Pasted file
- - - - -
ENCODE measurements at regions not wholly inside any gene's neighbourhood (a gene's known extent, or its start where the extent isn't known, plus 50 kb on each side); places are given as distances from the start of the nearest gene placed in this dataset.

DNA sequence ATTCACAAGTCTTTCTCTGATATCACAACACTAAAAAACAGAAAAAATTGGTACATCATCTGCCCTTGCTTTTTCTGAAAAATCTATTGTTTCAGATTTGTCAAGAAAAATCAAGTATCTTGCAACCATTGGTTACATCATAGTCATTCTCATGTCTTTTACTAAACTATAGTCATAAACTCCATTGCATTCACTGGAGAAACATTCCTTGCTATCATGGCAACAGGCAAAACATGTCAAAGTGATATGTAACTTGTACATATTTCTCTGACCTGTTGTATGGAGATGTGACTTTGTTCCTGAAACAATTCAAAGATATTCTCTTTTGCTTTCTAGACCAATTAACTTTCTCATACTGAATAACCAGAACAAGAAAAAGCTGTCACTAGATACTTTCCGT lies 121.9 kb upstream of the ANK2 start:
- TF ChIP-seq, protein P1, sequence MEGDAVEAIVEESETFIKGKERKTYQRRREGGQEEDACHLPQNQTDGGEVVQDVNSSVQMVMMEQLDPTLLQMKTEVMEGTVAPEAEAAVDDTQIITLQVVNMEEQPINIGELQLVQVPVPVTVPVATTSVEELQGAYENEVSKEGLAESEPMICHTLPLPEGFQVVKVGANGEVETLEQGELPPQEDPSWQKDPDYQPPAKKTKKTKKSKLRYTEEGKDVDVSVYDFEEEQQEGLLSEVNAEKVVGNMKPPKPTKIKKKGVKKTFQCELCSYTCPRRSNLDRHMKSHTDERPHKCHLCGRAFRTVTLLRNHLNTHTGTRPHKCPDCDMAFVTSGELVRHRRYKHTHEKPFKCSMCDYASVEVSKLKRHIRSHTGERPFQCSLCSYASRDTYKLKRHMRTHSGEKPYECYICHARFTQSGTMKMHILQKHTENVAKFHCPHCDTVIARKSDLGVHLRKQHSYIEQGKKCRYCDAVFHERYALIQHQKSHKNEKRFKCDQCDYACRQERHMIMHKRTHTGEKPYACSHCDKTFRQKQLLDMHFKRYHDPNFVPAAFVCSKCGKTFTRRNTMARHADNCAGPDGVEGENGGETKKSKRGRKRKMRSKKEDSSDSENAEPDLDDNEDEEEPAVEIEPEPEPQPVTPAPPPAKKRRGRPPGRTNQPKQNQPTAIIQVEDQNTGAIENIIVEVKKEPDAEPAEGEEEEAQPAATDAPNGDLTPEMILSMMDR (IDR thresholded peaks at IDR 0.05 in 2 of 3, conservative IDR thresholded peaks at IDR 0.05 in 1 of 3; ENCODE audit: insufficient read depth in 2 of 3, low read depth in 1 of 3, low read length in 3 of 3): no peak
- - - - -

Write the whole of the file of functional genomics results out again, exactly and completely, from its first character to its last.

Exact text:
ENCODE measurements at regions not wholly inside any gene's neighbourhood (a gene's known extent, or its start where the extent isn't known, plus 50 kb on each side); places are given as distances from the start of the nearest gene placed in this dataset.

DNA sequence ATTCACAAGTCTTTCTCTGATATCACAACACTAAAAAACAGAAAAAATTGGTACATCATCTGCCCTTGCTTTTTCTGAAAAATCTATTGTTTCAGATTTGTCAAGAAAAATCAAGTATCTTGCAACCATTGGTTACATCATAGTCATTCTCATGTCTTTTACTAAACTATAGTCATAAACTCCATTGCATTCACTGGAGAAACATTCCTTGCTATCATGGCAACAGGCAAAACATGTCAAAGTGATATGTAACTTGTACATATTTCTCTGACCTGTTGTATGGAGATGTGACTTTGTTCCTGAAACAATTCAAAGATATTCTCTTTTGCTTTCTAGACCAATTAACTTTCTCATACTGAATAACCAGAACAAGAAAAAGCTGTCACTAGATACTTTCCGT lies 121.9 kb upstream of the ANK2 start:
- TF ChIP-seq, protein P1, sequence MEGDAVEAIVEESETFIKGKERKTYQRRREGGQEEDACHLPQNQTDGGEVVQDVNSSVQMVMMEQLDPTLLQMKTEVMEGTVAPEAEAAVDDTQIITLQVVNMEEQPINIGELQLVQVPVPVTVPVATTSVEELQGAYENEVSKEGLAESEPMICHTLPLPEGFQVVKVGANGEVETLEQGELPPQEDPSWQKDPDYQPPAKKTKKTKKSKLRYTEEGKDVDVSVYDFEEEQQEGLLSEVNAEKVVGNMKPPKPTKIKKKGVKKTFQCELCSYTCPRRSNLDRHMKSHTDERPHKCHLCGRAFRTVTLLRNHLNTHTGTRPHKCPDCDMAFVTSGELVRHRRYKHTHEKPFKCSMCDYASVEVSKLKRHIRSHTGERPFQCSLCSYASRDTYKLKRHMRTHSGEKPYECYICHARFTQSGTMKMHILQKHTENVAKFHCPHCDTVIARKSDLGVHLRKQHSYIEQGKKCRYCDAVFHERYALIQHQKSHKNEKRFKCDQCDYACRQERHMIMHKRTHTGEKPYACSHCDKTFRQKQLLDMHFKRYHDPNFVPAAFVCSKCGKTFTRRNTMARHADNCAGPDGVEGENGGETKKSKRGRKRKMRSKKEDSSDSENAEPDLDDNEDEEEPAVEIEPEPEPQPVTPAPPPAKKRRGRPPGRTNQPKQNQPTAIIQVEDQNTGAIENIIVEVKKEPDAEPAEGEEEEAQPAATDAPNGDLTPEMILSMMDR (IDR thresholded peaks at IDR 0.05 in 2 of 3, conservative IDR thresholded peaks at IDR 0.05 in 1 of 3; ENCODE audit: insufficient read depth in 2 of 3, low read depth in 1 of 3, low read length in 3 of 3): no peak